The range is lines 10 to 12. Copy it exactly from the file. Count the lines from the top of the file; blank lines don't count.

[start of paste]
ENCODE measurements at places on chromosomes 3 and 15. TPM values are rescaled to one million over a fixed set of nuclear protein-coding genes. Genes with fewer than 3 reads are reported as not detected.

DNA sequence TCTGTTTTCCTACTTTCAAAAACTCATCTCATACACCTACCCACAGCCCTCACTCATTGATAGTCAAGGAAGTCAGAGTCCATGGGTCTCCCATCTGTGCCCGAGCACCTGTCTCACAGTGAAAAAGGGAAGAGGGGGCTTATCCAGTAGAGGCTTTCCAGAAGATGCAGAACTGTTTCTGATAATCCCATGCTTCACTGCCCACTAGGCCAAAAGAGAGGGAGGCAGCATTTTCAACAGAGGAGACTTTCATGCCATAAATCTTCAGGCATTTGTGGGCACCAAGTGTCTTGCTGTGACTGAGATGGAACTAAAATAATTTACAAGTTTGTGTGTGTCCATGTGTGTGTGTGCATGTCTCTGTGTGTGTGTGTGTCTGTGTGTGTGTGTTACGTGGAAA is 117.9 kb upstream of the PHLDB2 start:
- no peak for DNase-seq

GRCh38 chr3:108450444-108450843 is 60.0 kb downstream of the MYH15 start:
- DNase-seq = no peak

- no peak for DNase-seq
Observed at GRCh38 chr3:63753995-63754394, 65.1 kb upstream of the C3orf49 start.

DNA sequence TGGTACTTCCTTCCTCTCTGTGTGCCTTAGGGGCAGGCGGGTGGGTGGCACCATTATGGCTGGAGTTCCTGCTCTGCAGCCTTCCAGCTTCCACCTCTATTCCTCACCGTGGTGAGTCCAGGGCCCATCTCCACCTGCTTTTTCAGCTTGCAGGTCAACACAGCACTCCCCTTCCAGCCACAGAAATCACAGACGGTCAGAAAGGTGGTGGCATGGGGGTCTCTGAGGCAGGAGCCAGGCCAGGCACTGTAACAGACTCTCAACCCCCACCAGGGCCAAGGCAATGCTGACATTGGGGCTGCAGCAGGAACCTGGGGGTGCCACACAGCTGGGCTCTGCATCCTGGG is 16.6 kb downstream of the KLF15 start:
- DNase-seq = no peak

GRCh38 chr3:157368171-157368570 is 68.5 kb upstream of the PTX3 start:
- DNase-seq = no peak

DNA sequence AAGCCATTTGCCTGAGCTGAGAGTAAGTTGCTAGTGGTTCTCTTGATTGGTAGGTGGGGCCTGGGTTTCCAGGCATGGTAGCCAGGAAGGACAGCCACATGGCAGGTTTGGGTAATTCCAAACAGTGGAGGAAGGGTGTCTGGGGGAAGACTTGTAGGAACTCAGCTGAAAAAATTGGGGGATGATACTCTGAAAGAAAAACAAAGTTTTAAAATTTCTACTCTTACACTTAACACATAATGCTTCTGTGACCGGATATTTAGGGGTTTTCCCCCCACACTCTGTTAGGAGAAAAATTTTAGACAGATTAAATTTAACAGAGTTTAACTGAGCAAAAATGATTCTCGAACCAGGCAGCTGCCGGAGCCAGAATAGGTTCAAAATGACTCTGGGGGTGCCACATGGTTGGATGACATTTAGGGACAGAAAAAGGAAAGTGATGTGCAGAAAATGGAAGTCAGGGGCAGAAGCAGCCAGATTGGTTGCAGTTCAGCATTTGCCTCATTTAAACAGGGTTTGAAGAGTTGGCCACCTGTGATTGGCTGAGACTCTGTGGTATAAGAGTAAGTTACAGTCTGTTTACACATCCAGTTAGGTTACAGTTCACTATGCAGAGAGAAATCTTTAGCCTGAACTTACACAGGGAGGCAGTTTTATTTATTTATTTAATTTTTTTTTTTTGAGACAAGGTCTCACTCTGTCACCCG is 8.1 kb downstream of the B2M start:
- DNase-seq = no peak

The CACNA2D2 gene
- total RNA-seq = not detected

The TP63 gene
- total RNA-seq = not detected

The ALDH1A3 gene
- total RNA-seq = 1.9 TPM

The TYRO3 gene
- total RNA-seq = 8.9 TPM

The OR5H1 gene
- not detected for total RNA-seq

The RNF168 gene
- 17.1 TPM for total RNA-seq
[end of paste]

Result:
GRCh38 chr3:157368171-157368570 is 68.5 kb upstream of the PTX3 start:
- DNase-seq = no peak

DNA sequence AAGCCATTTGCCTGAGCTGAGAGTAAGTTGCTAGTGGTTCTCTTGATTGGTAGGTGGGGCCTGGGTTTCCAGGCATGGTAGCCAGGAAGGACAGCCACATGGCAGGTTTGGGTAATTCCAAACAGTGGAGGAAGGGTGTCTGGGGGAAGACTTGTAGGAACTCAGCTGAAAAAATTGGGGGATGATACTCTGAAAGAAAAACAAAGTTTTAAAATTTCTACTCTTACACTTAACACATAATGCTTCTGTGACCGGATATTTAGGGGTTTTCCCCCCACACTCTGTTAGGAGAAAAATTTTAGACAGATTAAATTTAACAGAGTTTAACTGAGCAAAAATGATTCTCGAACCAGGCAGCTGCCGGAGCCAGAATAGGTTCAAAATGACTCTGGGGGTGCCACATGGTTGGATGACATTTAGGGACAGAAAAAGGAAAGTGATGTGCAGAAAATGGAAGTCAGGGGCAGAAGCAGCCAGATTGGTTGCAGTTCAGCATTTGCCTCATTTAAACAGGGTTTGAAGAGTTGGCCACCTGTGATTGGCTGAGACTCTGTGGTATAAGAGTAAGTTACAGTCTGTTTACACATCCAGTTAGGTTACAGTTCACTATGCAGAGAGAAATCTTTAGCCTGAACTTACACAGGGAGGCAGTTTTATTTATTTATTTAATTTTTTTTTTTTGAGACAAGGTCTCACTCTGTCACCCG is 8.1 kb downstream of the B2M start: